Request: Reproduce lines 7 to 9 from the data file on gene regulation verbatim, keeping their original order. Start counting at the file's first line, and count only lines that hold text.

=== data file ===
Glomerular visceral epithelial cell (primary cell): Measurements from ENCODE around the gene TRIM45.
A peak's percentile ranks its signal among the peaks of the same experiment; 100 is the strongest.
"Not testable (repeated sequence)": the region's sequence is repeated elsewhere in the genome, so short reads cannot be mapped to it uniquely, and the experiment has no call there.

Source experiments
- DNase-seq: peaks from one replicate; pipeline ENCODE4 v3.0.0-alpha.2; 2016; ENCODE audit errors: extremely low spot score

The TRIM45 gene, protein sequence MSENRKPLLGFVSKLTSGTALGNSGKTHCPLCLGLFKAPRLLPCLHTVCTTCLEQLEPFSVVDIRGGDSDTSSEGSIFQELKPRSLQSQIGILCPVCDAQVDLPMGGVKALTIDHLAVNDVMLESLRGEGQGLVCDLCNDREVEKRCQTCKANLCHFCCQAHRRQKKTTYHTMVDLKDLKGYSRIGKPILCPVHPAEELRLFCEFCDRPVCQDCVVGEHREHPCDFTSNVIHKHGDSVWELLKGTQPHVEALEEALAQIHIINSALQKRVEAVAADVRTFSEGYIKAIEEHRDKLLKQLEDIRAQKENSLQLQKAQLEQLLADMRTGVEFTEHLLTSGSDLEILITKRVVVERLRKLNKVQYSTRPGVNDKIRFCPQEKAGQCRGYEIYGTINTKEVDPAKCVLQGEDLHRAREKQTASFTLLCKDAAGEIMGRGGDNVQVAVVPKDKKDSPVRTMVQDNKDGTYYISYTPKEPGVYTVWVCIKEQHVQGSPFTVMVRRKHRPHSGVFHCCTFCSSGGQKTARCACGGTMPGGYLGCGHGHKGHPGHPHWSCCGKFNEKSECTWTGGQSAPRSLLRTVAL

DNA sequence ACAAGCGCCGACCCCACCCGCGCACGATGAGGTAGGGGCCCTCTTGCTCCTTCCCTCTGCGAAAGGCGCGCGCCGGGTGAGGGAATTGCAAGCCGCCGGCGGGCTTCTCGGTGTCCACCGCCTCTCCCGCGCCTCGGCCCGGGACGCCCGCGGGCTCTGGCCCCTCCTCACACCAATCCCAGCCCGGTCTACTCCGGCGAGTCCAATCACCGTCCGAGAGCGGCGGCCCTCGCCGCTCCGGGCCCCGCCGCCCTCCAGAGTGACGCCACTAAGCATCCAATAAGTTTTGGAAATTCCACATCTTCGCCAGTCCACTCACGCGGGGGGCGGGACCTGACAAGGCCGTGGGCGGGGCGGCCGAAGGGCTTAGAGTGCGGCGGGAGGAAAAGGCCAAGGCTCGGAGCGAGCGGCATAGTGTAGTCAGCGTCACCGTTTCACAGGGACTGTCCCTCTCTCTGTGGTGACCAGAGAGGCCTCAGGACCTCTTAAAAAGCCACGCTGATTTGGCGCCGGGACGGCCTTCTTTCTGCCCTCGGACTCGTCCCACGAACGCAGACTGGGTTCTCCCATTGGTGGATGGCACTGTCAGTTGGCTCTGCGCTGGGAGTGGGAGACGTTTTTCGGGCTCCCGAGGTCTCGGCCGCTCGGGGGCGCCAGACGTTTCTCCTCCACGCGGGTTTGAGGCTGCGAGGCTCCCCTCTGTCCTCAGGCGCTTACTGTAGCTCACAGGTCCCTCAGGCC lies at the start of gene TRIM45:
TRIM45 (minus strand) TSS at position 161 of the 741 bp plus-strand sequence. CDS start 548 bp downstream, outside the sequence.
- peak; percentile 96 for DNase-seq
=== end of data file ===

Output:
DNA sequence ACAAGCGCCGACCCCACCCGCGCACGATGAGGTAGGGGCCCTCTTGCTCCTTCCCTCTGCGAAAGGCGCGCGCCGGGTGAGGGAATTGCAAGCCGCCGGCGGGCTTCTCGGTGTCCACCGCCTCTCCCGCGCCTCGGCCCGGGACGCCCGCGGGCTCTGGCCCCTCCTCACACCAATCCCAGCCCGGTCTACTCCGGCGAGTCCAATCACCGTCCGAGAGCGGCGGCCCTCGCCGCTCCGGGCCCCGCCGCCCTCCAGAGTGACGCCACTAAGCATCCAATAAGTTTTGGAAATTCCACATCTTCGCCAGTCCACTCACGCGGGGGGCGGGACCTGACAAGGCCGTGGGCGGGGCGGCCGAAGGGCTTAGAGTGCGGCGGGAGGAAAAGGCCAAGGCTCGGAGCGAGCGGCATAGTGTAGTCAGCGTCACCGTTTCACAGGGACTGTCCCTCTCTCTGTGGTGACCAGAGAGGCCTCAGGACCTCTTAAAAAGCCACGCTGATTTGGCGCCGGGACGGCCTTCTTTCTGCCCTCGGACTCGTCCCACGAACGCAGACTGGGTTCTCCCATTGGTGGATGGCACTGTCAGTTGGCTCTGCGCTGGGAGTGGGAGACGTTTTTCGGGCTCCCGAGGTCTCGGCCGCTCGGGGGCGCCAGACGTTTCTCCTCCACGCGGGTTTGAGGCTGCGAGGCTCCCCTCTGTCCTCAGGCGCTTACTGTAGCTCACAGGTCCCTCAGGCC lies at the start of gene TRIM45:
TRIM45 (minus strand) TSS at position 161 of the 741 bp plus-strand sequence. CDS start 548 bp downstream, outside the sequence.
- peak; percentile 96 for DNase-seq